Man-tiger conflict: NTCA issues new regulations
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A tiger that has strayed into human habitation must be guided back to forest, chemically immobilised, trapped but, unless it is established as a man-eater, not killed, states a Standard Operating Procedure (SOP) framed by the National Tiger Conservation Authority to deal with man-tiger conflict.
The SOP, circulated among chief wildlife wardens last month, states that "under no circumstances must a tiger be eliminated by invoking the Wildlife Protection Act, 1972, if it is not habituated for causing human death". And declaring it a man-eater must also be a well-deliberated exercise that differentiates a chance man-killer from a habituated human stalker that feeds on the body and avoids its natural prey, says the SOP.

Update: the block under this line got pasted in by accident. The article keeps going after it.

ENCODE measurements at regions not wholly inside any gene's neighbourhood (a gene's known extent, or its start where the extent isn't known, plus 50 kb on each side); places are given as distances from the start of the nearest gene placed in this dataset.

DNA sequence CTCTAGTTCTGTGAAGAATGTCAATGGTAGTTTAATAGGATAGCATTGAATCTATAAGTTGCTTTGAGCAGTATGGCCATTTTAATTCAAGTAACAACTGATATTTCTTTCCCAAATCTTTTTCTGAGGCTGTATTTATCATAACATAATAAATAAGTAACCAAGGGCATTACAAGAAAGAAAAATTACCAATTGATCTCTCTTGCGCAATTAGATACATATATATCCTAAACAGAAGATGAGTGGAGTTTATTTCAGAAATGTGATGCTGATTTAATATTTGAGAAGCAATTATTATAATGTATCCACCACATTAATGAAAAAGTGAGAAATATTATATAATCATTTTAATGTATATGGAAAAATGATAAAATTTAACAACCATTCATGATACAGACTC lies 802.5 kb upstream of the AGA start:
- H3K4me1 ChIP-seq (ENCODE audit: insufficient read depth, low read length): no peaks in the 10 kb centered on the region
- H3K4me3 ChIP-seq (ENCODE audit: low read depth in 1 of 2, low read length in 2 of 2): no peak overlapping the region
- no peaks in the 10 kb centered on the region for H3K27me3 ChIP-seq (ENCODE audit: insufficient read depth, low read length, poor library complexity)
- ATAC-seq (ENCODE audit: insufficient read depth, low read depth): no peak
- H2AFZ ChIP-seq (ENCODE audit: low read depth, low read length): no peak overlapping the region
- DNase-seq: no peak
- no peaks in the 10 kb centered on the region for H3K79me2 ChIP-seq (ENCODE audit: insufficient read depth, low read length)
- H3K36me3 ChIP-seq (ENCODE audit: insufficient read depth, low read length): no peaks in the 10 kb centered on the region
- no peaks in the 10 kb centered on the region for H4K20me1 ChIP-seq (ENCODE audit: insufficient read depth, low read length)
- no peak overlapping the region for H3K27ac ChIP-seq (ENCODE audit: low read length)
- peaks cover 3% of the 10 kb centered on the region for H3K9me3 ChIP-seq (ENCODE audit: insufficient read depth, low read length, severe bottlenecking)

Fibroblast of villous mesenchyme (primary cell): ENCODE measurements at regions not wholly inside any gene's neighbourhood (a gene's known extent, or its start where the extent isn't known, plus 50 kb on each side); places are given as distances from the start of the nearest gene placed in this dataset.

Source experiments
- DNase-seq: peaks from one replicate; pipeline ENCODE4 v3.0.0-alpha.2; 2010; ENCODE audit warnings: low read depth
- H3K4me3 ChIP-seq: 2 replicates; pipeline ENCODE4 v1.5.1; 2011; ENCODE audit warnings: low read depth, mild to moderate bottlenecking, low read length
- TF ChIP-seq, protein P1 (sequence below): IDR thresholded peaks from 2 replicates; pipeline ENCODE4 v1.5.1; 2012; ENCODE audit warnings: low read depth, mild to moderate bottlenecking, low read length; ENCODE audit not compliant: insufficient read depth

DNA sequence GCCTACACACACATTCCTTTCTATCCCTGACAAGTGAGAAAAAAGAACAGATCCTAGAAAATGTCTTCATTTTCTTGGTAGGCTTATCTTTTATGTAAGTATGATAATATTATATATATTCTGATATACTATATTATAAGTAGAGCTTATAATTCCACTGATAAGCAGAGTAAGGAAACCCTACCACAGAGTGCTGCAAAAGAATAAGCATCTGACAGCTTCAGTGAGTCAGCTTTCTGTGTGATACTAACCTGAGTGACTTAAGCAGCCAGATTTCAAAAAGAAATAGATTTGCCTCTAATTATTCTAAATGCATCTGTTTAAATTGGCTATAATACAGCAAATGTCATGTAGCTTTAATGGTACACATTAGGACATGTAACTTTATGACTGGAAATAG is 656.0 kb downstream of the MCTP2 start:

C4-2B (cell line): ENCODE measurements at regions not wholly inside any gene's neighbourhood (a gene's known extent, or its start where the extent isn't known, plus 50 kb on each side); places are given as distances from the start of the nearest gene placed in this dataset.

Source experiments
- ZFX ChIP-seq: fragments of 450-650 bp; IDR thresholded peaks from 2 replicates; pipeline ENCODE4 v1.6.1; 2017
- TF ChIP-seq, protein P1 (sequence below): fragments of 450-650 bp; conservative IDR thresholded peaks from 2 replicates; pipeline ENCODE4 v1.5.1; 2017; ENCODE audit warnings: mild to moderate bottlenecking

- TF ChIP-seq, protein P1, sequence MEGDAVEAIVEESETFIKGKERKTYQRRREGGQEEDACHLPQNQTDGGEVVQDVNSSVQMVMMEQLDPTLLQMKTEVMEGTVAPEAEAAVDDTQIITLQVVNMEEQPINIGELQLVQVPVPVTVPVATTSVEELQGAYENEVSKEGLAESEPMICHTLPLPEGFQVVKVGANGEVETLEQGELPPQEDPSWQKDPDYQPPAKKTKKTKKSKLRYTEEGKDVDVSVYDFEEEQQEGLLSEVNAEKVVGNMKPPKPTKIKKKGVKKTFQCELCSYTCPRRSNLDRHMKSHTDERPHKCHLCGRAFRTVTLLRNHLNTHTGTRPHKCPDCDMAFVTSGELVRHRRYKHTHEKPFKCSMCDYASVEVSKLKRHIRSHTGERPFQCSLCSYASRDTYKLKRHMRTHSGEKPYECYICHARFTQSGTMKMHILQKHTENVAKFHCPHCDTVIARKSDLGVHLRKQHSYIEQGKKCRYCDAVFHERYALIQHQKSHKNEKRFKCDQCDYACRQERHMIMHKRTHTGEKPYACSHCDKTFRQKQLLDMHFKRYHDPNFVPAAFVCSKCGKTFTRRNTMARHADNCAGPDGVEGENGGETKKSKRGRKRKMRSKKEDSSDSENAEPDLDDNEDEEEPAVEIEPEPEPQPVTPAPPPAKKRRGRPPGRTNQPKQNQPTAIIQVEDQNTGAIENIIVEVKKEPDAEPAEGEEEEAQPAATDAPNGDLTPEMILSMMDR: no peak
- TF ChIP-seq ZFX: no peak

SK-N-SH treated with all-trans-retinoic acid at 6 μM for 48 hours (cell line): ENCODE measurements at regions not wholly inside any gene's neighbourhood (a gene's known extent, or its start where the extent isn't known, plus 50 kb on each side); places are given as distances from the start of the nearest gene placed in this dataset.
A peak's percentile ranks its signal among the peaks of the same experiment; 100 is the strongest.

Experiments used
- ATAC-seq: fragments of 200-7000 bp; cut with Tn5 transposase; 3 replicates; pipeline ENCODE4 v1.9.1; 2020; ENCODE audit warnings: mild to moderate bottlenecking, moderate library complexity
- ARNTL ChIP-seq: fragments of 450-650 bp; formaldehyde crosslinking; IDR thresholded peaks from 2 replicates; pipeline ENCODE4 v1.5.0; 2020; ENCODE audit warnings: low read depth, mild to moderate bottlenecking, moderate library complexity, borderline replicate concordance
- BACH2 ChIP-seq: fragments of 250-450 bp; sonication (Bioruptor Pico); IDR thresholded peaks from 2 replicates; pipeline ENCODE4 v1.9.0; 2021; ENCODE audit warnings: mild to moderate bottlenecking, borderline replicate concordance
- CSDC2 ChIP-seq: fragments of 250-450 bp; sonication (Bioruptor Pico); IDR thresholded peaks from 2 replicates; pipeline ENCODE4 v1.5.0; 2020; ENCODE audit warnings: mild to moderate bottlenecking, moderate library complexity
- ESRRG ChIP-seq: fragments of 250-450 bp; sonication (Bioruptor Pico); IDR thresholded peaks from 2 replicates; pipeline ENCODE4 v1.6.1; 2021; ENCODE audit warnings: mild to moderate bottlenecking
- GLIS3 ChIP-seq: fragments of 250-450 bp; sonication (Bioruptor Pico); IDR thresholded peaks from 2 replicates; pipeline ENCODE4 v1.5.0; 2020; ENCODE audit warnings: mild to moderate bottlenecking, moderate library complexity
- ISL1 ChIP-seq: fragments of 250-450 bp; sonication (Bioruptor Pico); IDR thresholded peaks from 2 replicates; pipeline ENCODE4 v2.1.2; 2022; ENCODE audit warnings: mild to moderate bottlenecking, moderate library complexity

Even then, elimination must be the last resort; attempts should be made to capture the man-eater and send it to the nearest recognised zoo. If there is no other option, the SOP says, the tiger should be killed after the approval of the Chief Wildlife Warden; a proper fire arm must be used by an expert and no awards or rewards should be announced for "destruction of man-eaters".
If a healthy tiger or encumbered tigress has occupied a sugarcane field or similar habitat, a not-so- uncommon occurrence, attempts must be made to guide it to a nearby forested area. If that doesn't work, it must be immobilised, captured, radio-collared and released in a low-density area of a nearby tiger reserve or protected area with adequate prey base. In case the captured tiger is injured or incapacitated, the SOP says, it should be sent to a recognised zoo.